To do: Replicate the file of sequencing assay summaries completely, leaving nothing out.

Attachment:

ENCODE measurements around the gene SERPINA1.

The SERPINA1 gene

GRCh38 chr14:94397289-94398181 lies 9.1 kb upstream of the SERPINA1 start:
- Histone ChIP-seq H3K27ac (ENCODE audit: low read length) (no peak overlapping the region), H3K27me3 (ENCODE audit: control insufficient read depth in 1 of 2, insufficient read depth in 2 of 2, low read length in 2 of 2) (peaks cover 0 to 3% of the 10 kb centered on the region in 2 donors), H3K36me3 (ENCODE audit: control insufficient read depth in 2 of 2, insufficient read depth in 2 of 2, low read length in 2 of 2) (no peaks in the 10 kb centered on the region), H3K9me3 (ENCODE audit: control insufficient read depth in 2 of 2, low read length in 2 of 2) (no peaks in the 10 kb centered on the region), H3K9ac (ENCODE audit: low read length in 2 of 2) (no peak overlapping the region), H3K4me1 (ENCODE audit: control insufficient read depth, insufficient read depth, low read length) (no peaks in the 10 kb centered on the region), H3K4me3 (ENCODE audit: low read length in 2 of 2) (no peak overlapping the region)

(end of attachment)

ENCODE measurements around the gene SERPINA1.

The SERPINA1 gene

GRCh38 chr14:94397289-94398181 lies 9.1 kb upstream of the SERPINA1 start:
- Histone ChIP-seq H3K27ac (ENCODE audit: low read length) (no peak overlapping the region), H3K27me3 (ENCODE audit: control insufficient read depth in 1 of 2, insufficient read depth in 2 of 2, low read length in 2 of 2) (peaks cover 0 to 3% of the 10 kb centered on the region in 2 donors), H3K36me3 (ENCODE audit: control insufficient read depth in 2 of 2, insufficient read depth in 2 of 2, low read length in 2 of 2) (no peaks in the 10 kb centered on the region), H3K9me3 (ENCODE audit: control insufficient read depth in 2 of 2, low read length in 2 of 2) (no peaks in the 10 kb centered on the region), H3K9ac (ENCODE audit: low read length in 2 of 2) (no peak overlapping the region), H3K4me1 (ENCODE audit: control insufficient read depth, insufficient read depth, low read length) (no peaks in the 10 kb centered on the region), H3K4me3 (ENCODE audit: low read length in 2 of 2) (no peak overlapping the region)